October sees Black History Month marked across the UK with a number of events being held on campus and academic initiatives launched at Goldsmiths, University of London to coincide with the annual celebration.
One of the highlights is the New Perspectives on Black History conference on the 20 and 21 October. Presented by Goldsmiths Students’ Union, the event will examine the latest research findings in Black British History, with young and emerging scholars specialising in this area presenting their work.
This month has also seen the launch of the College’s new Learning, Teaching and Assessment Strategy (LTAS). A roadmap for pedagogy for the next five years, it is the result of a close collaboration between the College and Goldsmiths’ Students Union.
A key example of the College’s commitment to equality and inclusion, one of its key pillars speaks to the College’s goal of ensuring the learning experience is fully representative.
Its aim is to “proactively challenge the white, middleclass, ablist, male-dominated curricula that are prevalent across the Higher Education sector, and to centre the work of marginalised scholars on race, sexuality, gender and disability within academia”.
Representation in scholarship is integral to all work at Goldsmiths and this ambition extends across all education.
Earlier this year Dr Deidre Osborne, Reader in English Literature and Drama in the Department of Theatre and Performance, facilitated a new A level teaching resource entitled Contemporary Black British Writing.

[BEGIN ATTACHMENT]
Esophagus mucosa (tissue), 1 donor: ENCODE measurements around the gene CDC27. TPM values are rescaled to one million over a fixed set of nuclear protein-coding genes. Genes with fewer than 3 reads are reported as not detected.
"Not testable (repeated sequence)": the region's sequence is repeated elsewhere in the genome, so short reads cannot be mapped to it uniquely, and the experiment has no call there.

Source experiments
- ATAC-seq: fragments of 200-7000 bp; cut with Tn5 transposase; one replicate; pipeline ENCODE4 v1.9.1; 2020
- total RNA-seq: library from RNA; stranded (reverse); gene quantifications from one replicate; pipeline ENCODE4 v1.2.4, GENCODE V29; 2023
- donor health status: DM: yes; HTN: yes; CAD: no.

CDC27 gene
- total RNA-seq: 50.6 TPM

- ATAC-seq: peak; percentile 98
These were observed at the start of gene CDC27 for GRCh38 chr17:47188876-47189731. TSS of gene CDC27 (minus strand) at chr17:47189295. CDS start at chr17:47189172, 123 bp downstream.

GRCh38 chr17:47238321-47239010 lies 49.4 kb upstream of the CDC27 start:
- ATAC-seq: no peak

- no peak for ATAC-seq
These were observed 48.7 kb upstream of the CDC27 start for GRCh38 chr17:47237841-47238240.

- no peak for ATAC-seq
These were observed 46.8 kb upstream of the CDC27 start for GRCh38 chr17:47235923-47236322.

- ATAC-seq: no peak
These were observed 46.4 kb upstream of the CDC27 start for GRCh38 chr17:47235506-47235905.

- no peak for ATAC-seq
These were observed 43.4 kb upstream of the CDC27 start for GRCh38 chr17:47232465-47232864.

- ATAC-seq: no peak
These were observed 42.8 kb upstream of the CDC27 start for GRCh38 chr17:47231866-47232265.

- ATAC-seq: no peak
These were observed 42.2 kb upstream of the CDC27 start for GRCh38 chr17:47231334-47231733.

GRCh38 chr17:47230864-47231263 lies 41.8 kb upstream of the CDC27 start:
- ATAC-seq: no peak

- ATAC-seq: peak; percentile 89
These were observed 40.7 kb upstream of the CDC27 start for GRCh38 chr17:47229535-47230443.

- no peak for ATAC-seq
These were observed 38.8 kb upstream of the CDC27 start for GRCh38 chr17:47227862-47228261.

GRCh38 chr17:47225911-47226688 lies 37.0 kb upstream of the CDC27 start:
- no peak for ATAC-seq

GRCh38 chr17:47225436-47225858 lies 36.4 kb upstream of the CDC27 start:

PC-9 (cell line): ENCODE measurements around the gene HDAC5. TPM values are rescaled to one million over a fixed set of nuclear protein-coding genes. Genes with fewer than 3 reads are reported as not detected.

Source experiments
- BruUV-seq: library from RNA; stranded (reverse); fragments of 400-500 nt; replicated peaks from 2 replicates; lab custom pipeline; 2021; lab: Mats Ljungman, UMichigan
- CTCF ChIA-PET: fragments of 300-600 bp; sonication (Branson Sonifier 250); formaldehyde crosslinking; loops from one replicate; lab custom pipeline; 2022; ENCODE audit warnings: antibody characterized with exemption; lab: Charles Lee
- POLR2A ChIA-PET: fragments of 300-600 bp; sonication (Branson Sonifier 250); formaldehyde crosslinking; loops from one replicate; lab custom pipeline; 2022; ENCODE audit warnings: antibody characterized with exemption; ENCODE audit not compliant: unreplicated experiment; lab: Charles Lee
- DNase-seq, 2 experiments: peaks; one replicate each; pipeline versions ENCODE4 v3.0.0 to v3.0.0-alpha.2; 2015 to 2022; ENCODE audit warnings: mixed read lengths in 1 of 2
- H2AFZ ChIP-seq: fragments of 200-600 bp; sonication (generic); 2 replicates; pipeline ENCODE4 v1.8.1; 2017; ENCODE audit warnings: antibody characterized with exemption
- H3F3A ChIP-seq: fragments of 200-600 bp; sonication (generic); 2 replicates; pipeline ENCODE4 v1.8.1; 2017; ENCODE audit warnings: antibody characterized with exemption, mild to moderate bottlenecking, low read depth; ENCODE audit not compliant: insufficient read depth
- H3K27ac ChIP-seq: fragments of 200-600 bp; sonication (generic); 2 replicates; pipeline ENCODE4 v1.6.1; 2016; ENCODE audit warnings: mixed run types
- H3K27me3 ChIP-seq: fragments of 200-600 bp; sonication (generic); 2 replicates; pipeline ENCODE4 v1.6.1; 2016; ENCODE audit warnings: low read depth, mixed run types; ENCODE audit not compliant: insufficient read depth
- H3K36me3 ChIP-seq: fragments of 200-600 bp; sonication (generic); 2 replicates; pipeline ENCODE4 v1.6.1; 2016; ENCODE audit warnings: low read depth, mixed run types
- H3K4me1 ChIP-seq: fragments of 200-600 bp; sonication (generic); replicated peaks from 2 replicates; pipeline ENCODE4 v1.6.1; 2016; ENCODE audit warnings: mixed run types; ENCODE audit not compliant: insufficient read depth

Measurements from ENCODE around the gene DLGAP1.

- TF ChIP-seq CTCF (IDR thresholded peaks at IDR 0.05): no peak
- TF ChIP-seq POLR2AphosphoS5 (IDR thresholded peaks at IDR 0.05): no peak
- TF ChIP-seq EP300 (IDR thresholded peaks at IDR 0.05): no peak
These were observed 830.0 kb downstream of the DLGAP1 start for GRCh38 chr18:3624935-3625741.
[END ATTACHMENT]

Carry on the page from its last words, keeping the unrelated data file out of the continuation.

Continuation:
The free resource provides in-depth information on the work of 12 key black British writers, as well as a wealth of references to critical materials to support independent study.
Writing in a blog for the Runnymede Trust, Dr Osborne says the guide “celebrates perspectives habitually marginalised or omitted from British education”.
She continues: “It catalyses the cultural valuing of literature that centralises black people’s perspectives and is written by black authors.
"While the A-level will set the expectations of students wanting to continue this interest at university, it infers the earlier step of challenging the norms that society and educators unconsciously propagate even at primary school stage.”
Dr Osborne was also one of the co-conveners of Britain’s first MA in Black British Writing and is also a convener for the conference On Whose Terms? Ten Years On… which is taking place at Goldsmiths in March 2018.
This term has also seen the first cohort of scholars join the new MA Race, Media and Social Justice.
Student Jasper Williams says she chose the course because it “stood out”, adding: “The programme tackled contemporary debates surrounding race and ethnicity from both a media and sociological perspective, which I found unique.
“Also, the programme aims to equip students with the necessary skills to understand the representation of race and ethnicity in media with focus on post-colonial and critical race theories."